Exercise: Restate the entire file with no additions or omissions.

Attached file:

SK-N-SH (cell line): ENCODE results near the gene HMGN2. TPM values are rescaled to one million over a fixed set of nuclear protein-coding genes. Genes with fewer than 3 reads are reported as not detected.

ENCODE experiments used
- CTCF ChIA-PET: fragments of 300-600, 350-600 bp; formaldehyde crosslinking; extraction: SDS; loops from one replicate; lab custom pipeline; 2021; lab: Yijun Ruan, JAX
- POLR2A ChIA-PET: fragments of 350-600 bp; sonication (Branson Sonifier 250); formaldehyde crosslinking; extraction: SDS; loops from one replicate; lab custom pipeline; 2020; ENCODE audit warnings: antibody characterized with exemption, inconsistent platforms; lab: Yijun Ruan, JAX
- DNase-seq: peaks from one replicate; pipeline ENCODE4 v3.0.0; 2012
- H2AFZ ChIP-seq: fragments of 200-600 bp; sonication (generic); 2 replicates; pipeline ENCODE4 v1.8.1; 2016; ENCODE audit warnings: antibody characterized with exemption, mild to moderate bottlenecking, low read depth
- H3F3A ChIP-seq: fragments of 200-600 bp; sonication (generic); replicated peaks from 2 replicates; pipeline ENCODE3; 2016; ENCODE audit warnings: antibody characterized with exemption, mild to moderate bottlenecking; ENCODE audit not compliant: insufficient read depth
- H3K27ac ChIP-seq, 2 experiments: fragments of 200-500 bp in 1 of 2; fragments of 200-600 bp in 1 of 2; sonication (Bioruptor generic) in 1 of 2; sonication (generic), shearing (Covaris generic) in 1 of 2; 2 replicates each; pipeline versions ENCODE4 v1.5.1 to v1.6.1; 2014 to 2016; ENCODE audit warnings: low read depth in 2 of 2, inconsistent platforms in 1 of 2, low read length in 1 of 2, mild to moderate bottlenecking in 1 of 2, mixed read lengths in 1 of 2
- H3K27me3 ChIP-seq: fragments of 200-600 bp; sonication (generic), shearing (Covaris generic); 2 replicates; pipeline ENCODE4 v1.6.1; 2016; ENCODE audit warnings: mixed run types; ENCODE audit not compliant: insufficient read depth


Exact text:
SK-N-SH (cell line): ENCODE results near the gene HMGN2. TPM values are rescaled to one million over a fixed set of nuclear protein-coding genes. Genes with fewer than 3 reads are reported as not detected.

ENCODE experiments used
- CTCF ChIA-PET: fragments of 300-600, 350-600 bp; formaldehyde crosslinking; extraction: SDS; loops from one replicate; lab custom pipeline; 2021; lab: Yijun Ruan, JAX
- POLR2A ChIA-PET: fragments of 350-600 bp; sonication (Branson Sonifier 250); formaldehyde crosslinking; extraction: SDS; loops from one replicate; lab custom pipeline; 2020; ENCODE audit warnings: antibody characterized with exemption, inconsistent platforms; lab: Yijun Ruan, JAX
- DNase-seq: peaks from one replicate; pipeline ENCODE4 v3.0.0; 2012
- H2AFZ ChIP-seq: fragments of 200-600 bp; sonication (generic); 2 replicates; pipeline ENCODE4 v1.8.1; 2016; ENCODE audit warnings: antibody characterized with exemption, mild to moderate bottlenecking, low read depth
- H3F3A ChIP-seq: fragments of 200-600 bp; sonication (generic); replicated peaks from 2 replicates; pipeline ENCODE3; 2016; ENCODE audit warnings: antibody characterized with exemption, mild to moderate bottlenecking; ENCODE audit not compliant: insufficient read depth
- H3K27ac ChIP-seq, 2 experiments: fragments of 200-500 bp in 1 of 2; fragments of 200-600 bp in 1 of 2; sonication (Bioruptor generic) in 1 of 2; sonication (generic), shearing (Covaris generic) in 1 of 2; 2 replicates each; pipeline versions ENCODE4 v1.5.1 to v1.6.1; 2014 to 2016; ENCODE audit warnings: low read depth in 2 of 2, inconsistent platforms in 1 of 2, low read length in 1 of 2, mild to moderate bottlenecking in 1 of 2, mixed read lengths in 1 of 2
- H3K27me3 ChIP-seq: fragments of 200-600 bp; sonication (generic), shearing (Covaris generic); 2 replicates; pipeline ENCODE4 v1.6.1; 2016; ENCODE audit warnings: mixed run types; ENCODE audit not compliant: insufficient read depth